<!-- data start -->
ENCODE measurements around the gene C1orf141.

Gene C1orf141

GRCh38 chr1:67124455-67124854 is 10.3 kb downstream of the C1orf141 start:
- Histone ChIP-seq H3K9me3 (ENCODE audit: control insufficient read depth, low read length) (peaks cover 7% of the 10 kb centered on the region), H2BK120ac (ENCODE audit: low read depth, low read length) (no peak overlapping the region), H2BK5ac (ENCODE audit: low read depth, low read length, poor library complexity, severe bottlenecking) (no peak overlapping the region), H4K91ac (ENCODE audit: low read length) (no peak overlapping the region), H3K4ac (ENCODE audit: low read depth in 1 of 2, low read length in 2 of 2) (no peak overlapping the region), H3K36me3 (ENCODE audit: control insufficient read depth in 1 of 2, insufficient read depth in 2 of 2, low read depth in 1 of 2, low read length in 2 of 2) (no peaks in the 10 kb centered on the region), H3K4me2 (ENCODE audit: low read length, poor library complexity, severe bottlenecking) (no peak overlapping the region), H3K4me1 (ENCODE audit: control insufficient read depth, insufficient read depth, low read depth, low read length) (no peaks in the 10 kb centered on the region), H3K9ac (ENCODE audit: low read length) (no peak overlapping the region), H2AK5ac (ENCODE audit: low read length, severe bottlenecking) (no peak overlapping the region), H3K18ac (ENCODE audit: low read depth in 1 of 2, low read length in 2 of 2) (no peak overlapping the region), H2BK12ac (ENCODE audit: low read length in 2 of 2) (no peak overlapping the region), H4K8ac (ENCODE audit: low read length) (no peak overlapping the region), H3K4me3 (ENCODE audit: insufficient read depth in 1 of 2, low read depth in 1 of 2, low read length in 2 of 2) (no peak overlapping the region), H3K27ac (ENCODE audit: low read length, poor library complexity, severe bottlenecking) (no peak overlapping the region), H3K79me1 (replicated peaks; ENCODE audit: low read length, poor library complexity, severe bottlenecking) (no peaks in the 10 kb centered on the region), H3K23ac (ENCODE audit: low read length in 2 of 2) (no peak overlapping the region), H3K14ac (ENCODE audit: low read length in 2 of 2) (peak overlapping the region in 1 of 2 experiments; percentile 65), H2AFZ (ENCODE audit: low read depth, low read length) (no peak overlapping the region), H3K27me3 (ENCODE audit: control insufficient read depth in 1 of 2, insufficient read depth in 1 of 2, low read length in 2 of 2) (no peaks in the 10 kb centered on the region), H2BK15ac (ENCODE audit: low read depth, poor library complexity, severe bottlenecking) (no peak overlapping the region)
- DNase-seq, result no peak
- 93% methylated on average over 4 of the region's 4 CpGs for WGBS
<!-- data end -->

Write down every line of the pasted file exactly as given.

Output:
ENCODE measurements around the gene C1orf141.

Gene C1orf141

GRCh38 chr1:67124455-67124854 is 10.3 kb downstream of the C1orf141 start:
- Histone ChIP-seq H3K9me3 (ENCODE audit: control insufficient read depth, low read length) (peaks cover 7% of the 10 kb centered on the region), H2BK120ac (ENCODE audit: low read depth, low read length) (no peak overlapping the region), H2BK5ac (ENCODE audit: low read depth, low read length, poor library complexity, severe bottlenecking) (no peak overlapping the region), H4K91ac (ENCODE audit: low read length) (no peak overlapping the region), H3K4ac (ENCODE audit: low read depth in 1 of 2, low read length in 2 of 2) (no peak overlapping the region), H3K36me3 (ENCODE audit: control insufficient read depth in 1 of 2, insufficient read depth in 2 of 2, low read depth in 1 of 2, low read length in 2 of 2) (no peaks in the 10 kb centered on the region), H3K4me2 (ENCODE audit: low read length, poor library complexity, severe bottlenecking) (no peak overlapping the region), H3K4me1 (ENCODE audit: control insufficient read depth, insufficient read depth, low read depth, low read length) (no peaks in the 10 kb centered on the region), H3K9ac (ENCODE audit: low read length) (no peak overlapping the region), H2AK5ac (ENCODE audit: low read length, severe bottlenecking) (no peak overlapping the region), H3K18ac (ENCODE audit: low read depth in 1 of 2, low read length in 2 of 2) (no peak overlapping the region), H2BK12ac (ENCODE audit: low read length in 2 of 2) (no peak overlapping the region), H4K8ac (ENCODE audit: low read length) (no peak overlapping the region), H3K4me3 (ENCODE audit: insufficient read depth in 1 of 2, low read depth in 1 of 2, low read length in 2 of 2) (no peak overlapping the region), H3K27ac (ENCODE audit: low read length, poor library complexity, severe bottlenecking) (no peak overlapping the region), H3K79me1 (replicated peaks; ENCODE audit: low read length, poor library complexity, severe bottlenecking) (no peaks in the 10 kb centered on the region), H3K23ac (ENCODE audit: low read length in 2 of 2) (no peak overlapping the region), H3K14ac (ENCODE audit: low read length in 2 of 2) (peak overlapping the region in 1 of 2 experiments; percentile 65), H2AFZ (ENCODE audit: low read depth, low read length) (no peak overlapping the region), H3K27me3 (ENCODE audit: control insufficient read depth in 1 of 2, insufficient read depth in 1 of 2, low read length in 2 of 2) (no peaks in the 10 kb centered on the region), H2BK15ac (ENCODE audit: low read depth, poor library complexity, severe bottlenecking) (no peak overlapping the region)
- DNase-seq, result no peak
- 93% methylated on average over 4 of the region's 4 CpGs for WGBS